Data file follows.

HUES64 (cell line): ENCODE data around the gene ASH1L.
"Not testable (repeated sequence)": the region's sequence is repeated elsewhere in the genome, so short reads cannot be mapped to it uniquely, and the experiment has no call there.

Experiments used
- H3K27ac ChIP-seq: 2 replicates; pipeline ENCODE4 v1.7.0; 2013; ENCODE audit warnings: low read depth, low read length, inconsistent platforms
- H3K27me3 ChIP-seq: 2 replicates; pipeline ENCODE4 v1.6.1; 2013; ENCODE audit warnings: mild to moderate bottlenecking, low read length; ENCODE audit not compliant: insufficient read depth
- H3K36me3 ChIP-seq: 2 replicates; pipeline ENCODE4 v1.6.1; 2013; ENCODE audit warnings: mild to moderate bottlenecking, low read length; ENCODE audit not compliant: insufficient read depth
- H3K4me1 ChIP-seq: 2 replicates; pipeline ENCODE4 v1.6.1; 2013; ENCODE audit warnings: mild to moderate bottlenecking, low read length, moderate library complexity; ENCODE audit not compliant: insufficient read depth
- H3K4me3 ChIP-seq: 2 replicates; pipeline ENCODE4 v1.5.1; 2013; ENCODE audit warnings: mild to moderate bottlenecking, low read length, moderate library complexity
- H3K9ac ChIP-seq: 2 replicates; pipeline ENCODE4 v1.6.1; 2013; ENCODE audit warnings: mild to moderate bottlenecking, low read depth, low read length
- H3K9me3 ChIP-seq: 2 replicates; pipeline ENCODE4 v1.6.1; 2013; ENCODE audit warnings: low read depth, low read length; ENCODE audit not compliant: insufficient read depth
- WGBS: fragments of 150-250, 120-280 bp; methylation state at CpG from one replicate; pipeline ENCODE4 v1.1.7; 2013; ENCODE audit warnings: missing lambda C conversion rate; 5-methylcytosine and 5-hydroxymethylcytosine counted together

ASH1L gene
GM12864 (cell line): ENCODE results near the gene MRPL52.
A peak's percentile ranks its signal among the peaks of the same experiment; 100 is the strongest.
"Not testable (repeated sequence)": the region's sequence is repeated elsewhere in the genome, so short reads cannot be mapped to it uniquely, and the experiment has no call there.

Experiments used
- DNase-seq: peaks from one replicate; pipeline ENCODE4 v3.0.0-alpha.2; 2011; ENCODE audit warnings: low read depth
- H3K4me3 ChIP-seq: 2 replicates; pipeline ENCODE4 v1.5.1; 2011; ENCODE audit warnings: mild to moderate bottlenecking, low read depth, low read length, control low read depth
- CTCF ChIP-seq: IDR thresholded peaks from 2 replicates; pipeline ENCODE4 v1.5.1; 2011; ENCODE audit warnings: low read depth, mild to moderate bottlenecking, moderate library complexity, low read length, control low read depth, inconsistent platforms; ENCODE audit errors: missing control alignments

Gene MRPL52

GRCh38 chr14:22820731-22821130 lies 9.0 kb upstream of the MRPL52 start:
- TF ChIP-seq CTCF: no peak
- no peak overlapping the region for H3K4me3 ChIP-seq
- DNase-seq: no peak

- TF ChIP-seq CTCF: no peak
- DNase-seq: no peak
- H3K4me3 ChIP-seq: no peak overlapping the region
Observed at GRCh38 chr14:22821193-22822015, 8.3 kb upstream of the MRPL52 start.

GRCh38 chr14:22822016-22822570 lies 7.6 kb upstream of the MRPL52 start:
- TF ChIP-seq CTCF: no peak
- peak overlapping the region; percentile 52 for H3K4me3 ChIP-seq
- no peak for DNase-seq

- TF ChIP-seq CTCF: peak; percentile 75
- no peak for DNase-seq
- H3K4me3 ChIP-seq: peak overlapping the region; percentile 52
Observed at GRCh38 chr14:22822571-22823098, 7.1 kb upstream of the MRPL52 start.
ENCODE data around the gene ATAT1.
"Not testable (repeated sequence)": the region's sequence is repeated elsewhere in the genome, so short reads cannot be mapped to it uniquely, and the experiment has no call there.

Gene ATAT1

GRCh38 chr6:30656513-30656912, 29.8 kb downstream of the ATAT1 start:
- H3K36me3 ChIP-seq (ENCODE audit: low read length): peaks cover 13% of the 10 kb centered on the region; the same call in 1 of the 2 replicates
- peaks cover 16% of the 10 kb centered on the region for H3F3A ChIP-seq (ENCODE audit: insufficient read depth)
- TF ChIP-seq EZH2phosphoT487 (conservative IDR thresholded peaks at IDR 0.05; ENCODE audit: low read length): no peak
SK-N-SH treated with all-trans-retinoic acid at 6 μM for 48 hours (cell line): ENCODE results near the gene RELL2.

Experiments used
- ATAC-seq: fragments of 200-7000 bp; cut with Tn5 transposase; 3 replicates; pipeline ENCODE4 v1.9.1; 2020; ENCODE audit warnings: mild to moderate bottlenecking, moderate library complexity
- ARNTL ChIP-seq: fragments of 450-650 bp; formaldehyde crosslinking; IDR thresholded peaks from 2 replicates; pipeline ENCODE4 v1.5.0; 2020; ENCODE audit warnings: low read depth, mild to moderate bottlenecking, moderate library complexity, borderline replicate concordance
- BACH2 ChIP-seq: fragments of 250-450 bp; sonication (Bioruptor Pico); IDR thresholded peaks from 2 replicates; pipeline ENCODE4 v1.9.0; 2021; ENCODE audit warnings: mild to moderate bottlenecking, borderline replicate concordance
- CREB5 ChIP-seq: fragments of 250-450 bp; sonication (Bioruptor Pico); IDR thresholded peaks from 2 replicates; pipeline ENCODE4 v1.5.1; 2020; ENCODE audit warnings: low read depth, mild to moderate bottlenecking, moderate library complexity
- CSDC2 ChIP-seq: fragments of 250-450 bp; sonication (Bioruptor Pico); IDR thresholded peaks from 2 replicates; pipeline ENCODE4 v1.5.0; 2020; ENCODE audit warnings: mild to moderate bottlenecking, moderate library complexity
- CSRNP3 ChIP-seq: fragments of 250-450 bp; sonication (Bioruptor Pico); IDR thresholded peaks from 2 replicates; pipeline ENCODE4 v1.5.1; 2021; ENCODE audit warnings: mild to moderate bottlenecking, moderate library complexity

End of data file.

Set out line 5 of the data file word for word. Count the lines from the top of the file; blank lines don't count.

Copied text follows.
- H3K27me3 ChIP-seq: 2 replicates; pipeline ENCODE4 v1.6.1; 2013; ENCODE audit warnings: mild to moderate bottlenecking, low read length; ENCODE audit not compliant: insufficient read depth